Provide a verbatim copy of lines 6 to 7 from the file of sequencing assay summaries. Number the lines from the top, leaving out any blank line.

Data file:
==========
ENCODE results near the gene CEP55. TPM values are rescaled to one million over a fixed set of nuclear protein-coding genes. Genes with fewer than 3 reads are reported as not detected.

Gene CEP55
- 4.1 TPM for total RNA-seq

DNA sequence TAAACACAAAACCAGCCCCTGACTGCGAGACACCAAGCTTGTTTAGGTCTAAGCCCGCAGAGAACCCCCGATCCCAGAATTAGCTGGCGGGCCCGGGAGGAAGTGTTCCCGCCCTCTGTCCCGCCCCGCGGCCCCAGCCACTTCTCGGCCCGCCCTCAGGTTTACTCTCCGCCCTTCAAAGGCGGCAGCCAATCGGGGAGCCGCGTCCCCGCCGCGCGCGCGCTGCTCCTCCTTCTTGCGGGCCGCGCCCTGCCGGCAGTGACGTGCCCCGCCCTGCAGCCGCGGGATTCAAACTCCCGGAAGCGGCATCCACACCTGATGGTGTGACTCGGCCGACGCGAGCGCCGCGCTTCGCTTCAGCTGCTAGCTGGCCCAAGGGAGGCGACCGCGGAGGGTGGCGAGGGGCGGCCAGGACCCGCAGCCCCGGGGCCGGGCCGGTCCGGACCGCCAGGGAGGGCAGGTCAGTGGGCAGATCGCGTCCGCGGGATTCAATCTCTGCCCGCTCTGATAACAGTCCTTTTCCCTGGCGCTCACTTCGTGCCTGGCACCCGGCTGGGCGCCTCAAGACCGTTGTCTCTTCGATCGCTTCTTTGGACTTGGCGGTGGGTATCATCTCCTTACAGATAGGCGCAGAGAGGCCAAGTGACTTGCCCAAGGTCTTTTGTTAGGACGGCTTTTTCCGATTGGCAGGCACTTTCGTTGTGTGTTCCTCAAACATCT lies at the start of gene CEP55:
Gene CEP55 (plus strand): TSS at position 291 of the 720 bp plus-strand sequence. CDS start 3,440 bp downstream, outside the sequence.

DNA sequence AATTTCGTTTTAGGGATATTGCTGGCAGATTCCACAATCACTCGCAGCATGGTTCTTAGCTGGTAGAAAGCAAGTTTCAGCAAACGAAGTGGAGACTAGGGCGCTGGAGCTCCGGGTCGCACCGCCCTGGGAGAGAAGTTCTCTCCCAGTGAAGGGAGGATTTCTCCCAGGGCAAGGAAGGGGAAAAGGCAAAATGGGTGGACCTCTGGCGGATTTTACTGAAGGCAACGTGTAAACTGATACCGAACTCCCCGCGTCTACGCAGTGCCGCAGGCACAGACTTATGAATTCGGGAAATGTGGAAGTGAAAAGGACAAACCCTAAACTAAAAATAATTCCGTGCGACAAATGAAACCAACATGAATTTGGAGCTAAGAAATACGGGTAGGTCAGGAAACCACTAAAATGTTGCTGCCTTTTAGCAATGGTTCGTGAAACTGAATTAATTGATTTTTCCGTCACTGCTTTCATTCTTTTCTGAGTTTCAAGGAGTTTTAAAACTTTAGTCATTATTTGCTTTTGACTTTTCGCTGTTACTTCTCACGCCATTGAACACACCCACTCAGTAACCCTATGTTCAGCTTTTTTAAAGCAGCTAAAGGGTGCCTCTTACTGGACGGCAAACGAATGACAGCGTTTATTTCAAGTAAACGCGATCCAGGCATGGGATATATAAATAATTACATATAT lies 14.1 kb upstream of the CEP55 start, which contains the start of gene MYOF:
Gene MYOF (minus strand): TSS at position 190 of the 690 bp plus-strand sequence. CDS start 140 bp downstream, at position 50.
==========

DNA sequence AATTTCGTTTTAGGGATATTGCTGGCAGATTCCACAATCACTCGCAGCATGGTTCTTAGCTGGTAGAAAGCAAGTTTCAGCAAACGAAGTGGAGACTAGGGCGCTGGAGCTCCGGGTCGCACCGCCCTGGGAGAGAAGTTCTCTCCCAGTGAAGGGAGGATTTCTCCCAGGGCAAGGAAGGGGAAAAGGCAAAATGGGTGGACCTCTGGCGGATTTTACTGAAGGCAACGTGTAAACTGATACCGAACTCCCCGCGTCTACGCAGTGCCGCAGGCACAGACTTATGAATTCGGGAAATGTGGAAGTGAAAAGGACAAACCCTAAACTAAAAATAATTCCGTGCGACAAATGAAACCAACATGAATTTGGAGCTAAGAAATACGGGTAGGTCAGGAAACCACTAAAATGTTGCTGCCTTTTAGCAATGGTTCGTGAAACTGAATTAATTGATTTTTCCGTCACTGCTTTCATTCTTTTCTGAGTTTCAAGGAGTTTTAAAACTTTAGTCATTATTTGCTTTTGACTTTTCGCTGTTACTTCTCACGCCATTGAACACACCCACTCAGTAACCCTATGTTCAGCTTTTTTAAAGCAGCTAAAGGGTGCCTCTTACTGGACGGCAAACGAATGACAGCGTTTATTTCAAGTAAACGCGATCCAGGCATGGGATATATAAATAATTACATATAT lies 14.1 kb upstream of the CEP55 start, which contains the start of gene MYOF:
Gene MYOF (minus strand): TSS at position 190 of the 690 bp plus-strand sequence. CDS start 140 bp downstream, at position 50.